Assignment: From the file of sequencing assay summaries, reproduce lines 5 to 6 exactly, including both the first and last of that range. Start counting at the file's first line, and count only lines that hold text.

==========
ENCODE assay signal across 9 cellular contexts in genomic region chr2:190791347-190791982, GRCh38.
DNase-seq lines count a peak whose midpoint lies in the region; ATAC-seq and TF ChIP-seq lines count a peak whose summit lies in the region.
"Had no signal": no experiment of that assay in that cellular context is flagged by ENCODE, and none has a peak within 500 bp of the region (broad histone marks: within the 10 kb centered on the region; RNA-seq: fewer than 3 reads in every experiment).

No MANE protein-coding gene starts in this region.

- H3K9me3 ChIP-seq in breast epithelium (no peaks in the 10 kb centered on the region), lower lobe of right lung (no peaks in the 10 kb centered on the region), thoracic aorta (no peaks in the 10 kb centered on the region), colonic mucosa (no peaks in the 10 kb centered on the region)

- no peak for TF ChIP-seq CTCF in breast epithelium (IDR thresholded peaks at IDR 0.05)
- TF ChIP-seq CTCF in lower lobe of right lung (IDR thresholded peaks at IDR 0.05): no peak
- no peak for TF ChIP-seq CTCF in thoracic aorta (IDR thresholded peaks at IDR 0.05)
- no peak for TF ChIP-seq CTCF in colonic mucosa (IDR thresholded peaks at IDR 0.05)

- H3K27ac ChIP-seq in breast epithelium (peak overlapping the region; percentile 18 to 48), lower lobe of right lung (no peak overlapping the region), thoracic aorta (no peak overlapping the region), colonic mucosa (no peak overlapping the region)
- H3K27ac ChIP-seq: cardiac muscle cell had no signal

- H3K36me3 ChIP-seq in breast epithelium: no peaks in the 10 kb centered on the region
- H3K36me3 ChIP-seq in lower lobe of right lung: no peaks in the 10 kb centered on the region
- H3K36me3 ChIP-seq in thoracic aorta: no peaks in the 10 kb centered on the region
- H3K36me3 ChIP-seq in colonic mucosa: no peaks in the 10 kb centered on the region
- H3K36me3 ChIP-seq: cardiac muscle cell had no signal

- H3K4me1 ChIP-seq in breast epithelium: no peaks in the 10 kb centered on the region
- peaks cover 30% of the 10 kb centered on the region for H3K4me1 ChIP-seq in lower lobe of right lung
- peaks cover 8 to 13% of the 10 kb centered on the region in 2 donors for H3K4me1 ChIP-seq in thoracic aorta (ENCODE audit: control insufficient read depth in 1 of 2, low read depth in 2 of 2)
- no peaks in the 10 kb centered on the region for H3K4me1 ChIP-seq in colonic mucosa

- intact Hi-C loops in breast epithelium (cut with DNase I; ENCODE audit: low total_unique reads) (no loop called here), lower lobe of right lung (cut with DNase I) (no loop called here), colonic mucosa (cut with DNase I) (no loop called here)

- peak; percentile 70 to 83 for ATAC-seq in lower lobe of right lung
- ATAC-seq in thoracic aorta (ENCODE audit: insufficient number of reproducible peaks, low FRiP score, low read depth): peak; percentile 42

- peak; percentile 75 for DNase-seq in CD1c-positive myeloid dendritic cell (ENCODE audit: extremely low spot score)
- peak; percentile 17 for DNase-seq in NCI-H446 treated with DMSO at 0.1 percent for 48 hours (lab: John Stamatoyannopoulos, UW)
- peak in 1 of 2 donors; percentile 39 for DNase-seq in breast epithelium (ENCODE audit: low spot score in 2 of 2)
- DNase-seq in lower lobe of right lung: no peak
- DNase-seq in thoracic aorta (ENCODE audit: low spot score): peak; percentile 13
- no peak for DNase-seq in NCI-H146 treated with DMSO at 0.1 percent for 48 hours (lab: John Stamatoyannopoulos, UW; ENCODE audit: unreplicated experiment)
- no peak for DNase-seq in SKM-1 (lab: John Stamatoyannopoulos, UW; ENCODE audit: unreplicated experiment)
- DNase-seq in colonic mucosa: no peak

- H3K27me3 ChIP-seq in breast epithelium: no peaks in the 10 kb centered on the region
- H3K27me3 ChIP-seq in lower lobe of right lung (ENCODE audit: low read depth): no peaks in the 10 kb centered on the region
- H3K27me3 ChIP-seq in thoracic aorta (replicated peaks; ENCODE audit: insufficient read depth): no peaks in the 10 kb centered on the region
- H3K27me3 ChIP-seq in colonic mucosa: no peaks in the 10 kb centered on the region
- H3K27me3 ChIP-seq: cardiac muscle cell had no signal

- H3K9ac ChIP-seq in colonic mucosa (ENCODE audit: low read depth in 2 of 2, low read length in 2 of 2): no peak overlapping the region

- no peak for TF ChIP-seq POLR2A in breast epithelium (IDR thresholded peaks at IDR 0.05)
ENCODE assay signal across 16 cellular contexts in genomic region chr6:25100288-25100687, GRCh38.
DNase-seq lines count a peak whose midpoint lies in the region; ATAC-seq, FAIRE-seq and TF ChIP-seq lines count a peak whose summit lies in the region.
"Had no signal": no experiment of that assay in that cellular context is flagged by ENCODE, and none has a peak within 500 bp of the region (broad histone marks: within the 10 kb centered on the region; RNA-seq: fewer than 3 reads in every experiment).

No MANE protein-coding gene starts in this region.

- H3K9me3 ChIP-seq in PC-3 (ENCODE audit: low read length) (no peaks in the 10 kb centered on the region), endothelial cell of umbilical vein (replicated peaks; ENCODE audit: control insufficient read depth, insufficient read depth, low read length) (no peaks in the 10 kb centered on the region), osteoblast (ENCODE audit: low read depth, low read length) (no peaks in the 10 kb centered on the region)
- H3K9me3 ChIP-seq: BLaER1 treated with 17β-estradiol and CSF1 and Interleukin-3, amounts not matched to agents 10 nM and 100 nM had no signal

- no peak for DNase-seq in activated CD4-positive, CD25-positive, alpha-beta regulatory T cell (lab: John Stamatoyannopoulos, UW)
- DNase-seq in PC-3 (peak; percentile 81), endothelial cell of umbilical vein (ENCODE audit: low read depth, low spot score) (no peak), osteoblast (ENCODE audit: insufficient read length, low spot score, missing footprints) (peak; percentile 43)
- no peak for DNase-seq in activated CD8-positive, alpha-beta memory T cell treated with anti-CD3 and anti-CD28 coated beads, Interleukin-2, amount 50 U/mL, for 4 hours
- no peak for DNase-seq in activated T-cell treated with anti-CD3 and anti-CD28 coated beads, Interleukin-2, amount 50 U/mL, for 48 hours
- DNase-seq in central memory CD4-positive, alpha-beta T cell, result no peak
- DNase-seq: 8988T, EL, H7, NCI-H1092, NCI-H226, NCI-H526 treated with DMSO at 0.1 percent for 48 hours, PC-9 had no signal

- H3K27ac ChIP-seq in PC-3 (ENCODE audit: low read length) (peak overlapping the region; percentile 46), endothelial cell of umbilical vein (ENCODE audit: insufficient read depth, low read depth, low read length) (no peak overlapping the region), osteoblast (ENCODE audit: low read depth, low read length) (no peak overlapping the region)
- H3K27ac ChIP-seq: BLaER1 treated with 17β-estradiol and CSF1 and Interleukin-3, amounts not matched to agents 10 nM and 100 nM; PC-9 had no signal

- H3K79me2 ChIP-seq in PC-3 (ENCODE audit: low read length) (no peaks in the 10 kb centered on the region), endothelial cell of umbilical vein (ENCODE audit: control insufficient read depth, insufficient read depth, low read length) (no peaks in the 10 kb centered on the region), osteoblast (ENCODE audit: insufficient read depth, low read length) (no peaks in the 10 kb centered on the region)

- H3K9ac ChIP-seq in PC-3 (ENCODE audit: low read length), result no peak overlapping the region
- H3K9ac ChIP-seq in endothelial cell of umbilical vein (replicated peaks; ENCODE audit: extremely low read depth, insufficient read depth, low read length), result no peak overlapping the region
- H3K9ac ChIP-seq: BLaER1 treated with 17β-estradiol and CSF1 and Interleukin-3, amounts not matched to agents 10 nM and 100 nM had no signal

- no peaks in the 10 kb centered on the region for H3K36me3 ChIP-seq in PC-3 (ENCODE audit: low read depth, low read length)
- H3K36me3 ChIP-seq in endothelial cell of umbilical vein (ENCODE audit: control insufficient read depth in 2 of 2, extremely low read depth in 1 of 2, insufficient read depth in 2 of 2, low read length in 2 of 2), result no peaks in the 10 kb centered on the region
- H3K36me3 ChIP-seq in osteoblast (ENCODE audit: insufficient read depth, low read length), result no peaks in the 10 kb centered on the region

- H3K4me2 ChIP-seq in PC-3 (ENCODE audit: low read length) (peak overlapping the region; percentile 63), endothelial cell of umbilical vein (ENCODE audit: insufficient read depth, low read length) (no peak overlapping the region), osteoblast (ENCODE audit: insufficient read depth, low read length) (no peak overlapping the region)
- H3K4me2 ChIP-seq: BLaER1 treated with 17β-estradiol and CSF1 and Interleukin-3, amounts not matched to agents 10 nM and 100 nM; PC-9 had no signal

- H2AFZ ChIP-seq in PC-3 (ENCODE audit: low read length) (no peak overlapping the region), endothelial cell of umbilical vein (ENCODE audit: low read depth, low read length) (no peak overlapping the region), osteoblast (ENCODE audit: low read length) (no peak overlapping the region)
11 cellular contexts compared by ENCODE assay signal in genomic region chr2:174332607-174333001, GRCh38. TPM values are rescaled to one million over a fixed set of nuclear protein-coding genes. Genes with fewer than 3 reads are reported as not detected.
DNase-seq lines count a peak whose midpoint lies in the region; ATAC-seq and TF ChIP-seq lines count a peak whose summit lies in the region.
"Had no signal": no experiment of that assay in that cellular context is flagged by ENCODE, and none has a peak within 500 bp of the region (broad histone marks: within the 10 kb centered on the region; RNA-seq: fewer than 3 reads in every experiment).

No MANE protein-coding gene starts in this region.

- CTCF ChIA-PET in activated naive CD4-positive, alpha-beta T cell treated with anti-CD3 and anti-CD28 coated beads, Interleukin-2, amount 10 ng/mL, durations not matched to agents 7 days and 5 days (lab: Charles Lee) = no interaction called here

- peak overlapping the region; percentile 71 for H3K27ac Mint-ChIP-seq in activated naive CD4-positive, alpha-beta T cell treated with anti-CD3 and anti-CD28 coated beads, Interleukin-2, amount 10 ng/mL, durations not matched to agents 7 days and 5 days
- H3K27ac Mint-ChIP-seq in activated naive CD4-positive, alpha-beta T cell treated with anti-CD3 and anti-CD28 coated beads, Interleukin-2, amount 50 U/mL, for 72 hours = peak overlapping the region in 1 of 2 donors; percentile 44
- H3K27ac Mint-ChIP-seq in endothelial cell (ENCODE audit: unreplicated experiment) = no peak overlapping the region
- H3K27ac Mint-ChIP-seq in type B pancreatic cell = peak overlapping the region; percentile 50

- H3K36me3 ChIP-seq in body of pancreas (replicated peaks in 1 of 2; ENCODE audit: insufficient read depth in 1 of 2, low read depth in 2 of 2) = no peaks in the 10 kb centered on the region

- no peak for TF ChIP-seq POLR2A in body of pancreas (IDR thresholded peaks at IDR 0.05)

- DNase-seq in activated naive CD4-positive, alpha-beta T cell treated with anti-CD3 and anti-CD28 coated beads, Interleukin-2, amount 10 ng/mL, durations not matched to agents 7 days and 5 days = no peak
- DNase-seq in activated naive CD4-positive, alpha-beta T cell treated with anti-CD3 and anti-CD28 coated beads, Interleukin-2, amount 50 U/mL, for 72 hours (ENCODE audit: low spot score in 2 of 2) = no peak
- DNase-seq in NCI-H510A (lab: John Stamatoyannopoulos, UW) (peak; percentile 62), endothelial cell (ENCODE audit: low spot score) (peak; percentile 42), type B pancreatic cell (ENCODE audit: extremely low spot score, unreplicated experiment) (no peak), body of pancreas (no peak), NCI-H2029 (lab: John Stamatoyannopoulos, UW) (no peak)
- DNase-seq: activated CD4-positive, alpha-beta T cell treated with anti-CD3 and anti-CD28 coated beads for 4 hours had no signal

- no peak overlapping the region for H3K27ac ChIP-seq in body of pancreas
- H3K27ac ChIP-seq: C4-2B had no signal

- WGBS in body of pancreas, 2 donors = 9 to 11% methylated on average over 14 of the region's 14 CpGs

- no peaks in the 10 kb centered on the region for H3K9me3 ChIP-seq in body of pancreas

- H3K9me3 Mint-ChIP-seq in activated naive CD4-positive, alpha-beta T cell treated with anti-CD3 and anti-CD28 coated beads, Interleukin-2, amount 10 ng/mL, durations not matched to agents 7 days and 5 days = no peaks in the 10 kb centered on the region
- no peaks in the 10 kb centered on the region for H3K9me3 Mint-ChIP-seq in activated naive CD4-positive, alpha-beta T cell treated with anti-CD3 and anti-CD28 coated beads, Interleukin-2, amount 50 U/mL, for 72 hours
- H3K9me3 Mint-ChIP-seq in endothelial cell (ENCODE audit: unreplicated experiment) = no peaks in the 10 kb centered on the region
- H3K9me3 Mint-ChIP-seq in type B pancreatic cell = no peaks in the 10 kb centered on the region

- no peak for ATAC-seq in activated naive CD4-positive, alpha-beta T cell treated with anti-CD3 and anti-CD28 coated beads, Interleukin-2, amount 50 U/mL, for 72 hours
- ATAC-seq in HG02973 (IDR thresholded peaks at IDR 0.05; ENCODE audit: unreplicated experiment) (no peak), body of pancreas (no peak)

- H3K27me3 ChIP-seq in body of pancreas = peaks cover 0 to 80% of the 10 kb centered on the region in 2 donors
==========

- H3K9me3 ChIP-seq in breast epithelium (no peaks in the 10 kb centered on the region), lower lobe of right lung (no peaks in the 10 kb centered on the region), thoracic aorta (no peaks in the 10 kb centered on the region), colonic mucosa (no peaks in the 10 kb centered on the region)

- no peak for TF ChIP-seq CTCF in breast epithelium (IDR thresholded peaks at IDR 0.05)